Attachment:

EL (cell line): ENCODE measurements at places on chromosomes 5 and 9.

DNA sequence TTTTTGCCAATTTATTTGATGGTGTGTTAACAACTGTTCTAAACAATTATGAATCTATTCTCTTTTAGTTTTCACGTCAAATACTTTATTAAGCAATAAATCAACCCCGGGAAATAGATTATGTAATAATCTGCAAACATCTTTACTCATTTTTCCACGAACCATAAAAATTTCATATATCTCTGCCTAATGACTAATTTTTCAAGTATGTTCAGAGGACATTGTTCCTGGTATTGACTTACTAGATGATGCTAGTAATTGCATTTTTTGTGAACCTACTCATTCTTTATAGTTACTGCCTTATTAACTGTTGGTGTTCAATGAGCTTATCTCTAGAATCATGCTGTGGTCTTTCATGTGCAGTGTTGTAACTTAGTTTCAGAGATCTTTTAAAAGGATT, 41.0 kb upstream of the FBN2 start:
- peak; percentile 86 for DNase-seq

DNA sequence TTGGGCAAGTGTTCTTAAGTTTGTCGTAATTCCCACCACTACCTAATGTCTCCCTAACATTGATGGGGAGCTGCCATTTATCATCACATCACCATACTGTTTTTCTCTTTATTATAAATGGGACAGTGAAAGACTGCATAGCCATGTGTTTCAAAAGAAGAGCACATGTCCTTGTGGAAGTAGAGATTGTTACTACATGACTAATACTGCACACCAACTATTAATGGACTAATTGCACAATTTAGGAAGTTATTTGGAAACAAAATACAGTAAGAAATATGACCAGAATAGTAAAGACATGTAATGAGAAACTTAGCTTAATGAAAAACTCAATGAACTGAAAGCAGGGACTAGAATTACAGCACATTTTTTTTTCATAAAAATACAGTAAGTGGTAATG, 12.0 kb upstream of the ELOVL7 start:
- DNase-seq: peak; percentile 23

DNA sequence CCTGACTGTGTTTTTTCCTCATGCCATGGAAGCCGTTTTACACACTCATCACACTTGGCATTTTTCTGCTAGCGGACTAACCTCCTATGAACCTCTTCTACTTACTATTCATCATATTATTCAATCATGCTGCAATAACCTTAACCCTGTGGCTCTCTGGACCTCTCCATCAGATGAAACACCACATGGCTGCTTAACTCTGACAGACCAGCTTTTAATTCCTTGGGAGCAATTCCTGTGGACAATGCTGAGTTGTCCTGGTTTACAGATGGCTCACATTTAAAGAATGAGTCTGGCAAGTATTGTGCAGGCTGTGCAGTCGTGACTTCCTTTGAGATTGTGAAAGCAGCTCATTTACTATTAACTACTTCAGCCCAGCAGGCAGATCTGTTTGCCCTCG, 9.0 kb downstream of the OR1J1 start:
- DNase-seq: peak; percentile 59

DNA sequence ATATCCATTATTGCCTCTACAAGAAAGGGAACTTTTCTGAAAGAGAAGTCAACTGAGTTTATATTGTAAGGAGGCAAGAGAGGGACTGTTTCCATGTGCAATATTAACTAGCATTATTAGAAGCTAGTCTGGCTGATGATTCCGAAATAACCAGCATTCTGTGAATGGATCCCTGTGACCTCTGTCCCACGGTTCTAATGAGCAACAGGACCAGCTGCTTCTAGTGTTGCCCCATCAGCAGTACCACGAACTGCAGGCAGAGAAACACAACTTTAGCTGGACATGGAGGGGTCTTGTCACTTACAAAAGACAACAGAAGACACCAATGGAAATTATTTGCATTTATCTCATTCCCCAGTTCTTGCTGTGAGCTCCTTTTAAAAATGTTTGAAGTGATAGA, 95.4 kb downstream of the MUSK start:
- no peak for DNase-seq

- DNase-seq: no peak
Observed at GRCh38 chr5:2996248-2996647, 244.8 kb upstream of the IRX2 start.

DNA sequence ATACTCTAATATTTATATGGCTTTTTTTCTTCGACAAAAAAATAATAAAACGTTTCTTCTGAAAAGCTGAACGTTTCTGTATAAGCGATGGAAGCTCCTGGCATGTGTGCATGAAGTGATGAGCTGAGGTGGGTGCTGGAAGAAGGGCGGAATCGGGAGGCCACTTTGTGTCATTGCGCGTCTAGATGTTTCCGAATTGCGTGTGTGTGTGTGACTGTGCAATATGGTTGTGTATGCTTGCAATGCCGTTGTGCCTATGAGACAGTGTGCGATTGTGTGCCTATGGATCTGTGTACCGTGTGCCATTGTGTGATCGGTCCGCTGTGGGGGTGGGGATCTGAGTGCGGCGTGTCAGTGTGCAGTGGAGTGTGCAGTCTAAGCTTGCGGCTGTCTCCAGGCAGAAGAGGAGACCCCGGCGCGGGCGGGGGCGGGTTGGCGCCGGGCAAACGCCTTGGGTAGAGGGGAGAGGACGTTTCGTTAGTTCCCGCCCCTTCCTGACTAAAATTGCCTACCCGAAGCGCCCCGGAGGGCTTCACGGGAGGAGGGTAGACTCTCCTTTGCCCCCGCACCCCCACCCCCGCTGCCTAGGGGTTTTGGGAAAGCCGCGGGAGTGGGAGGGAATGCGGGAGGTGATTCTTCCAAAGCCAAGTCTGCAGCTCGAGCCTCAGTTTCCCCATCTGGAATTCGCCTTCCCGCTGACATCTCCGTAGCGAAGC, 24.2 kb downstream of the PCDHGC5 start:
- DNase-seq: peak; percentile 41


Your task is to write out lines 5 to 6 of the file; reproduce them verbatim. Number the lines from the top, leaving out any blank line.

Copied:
- DNase-seq: peak; percentile 23

DNA sequence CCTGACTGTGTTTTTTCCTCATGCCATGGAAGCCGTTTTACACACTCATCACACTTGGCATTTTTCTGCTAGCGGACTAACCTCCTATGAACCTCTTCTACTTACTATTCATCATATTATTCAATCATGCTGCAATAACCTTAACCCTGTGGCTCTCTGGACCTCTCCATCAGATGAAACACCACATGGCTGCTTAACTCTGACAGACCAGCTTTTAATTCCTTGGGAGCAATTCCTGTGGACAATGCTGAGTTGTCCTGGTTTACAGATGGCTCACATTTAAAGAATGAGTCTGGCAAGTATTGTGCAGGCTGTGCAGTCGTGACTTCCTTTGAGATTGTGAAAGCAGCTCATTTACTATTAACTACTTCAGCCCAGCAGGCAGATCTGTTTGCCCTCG, 9.0 kb downstream of the OR1J1 start: